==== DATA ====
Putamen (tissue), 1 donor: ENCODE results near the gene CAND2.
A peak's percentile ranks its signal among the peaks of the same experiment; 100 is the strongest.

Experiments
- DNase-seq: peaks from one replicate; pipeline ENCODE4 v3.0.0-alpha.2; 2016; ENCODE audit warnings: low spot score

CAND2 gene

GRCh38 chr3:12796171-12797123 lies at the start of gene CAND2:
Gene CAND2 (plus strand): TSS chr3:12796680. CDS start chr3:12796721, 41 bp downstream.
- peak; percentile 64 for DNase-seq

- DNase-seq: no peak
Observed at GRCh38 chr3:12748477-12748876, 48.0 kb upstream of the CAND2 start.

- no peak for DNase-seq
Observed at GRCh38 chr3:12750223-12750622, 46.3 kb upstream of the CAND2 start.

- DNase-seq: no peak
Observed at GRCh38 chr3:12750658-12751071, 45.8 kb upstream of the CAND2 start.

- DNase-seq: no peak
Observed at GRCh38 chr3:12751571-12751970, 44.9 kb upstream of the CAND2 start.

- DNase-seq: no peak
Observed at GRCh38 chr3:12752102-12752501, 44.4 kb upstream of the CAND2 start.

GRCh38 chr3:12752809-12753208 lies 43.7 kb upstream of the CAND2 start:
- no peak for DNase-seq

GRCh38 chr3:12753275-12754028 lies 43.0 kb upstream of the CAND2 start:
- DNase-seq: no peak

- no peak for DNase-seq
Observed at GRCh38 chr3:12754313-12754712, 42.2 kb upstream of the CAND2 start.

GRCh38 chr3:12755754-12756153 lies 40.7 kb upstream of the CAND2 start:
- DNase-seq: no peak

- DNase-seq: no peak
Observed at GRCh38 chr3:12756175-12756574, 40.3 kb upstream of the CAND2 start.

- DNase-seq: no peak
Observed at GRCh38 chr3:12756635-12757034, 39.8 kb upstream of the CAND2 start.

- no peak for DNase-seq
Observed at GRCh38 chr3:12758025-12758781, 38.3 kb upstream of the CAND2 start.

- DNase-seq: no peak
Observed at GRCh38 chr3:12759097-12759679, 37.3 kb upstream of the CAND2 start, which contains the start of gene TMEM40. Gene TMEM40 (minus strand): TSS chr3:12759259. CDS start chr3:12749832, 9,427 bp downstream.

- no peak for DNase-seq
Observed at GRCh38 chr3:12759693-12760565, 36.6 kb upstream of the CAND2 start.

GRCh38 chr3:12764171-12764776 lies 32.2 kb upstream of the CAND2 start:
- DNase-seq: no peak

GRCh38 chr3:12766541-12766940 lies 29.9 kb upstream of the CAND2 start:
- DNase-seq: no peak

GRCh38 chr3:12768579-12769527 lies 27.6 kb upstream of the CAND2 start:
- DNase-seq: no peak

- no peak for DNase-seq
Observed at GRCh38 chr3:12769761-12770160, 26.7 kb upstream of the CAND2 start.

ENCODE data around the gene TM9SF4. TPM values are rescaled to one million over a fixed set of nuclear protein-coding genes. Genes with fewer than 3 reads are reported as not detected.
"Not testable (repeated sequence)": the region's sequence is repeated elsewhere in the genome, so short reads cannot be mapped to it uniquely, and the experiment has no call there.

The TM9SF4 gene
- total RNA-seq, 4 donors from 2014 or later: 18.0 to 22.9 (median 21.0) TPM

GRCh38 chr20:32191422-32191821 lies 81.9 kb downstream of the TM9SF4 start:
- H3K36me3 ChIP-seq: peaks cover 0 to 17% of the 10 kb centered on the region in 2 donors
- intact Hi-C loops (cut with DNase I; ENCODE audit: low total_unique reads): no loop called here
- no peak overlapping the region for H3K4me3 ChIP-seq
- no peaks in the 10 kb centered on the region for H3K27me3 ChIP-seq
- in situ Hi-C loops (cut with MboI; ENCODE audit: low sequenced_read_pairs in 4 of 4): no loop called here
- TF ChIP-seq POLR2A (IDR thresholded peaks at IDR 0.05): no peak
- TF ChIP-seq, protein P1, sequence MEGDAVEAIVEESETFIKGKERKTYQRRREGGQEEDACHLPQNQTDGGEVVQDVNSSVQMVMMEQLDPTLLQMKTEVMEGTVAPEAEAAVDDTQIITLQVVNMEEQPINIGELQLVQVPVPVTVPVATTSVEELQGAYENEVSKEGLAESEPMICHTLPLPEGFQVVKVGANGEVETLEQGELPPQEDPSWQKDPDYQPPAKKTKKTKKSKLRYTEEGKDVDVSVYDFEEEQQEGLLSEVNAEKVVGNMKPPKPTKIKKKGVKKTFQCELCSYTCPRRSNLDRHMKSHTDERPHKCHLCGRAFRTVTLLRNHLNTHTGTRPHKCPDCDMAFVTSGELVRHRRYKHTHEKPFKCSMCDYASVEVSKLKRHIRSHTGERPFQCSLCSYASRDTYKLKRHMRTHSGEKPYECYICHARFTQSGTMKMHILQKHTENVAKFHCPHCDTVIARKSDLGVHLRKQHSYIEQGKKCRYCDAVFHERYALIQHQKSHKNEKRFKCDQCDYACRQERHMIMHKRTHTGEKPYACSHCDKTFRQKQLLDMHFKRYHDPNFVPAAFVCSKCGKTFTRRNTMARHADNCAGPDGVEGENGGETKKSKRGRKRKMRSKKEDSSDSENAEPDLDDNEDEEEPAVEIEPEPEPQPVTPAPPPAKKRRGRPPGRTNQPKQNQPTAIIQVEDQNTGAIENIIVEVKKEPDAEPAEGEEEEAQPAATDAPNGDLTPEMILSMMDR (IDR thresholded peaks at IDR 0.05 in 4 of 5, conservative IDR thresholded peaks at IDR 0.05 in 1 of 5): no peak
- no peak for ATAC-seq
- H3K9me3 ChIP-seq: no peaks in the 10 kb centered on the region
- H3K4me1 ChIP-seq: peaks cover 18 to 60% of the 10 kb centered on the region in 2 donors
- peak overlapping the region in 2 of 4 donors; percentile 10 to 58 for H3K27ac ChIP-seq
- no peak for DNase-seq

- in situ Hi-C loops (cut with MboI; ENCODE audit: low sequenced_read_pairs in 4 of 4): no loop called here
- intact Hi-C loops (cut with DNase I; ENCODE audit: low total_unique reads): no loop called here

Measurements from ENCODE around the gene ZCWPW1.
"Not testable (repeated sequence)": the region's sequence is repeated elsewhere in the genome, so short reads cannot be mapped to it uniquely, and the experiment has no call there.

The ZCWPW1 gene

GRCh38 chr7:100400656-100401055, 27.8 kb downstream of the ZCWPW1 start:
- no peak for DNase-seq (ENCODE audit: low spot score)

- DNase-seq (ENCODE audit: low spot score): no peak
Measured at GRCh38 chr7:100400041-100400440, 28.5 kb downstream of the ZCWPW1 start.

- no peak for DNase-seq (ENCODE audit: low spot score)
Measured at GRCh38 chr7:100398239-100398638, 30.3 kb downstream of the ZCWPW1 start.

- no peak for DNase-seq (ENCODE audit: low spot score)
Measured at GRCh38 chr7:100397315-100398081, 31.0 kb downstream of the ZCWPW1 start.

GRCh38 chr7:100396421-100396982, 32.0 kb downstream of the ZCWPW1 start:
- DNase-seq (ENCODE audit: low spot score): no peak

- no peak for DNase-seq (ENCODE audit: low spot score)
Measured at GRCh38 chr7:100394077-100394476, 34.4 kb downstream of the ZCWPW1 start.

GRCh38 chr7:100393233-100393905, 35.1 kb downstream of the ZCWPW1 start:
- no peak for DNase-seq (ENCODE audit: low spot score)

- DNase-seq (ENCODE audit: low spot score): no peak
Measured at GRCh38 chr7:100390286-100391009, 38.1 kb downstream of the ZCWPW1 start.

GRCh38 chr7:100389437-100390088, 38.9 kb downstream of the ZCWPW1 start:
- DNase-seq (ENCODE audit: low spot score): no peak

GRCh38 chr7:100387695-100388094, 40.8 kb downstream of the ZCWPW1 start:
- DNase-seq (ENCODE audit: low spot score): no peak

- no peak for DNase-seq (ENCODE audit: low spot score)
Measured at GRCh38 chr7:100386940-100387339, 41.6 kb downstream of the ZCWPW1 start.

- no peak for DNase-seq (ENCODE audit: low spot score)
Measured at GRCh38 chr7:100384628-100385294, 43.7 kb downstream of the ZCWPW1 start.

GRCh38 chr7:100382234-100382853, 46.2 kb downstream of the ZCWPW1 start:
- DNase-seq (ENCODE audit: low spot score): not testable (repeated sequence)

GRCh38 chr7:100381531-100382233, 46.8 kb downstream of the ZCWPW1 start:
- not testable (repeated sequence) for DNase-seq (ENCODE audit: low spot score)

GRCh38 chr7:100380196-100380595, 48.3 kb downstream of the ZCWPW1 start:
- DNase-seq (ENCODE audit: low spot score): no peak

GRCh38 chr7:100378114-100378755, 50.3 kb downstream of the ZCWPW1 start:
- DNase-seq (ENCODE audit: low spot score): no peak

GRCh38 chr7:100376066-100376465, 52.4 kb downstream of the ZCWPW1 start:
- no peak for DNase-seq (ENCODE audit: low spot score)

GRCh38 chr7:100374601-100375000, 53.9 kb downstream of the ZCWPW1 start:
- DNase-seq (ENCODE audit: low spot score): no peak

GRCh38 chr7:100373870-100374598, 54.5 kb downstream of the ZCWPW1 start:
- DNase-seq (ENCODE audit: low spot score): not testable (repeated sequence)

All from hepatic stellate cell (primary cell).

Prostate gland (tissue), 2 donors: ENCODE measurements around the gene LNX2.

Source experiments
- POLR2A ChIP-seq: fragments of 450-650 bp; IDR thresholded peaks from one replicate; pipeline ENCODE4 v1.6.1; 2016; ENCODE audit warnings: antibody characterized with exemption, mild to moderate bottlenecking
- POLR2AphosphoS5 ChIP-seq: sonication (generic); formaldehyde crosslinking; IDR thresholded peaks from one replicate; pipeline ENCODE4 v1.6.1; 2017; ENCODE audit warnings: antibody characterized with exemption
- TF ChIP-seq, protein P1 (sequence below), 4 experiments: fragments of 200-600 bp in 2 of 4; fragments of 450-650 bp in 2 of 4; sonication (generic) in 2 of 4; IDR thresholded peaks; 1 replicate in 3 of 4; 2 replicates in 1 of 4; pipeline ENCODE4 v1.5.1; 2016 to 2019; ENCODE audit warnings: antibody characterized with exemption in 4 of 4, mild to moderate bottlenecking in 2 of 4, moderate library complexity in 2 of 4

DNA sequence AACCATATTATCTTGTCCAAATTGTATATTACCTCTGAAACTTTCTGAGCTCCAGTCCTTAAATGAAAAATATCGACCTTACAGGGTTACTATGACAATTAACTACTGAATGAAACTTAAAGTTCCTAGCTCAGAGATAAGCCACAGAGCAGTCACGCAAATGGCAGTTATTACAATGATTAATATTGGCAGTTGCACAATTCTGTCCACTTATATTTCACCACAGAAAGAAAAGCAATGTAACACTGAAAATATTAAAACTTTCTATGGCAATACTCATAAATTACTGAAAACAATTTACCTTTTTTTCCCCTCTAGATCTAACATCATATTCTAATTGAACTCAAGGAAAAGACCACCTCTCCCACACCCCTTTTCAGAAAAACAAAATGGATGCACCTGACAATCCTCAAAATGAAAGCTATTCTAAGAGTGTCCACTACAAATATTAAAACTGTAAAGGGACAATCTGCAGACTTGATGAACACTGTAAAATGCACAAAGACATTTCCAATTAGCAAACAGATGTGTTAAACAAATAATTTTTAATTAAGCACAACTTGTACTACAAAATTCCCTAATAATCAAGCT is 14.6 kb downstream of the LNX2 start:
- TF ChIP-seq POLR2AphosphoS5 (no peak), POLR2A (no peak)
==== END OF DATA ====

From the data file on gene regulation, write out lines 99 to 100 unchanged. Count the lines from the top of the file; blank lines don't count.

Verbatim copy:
GRCh38 chr7:100376066-100376465, 52.4 kb downstream of the ZCWPW1 start:
- no peak for DNase-seq (ENCODE audit: low spot score)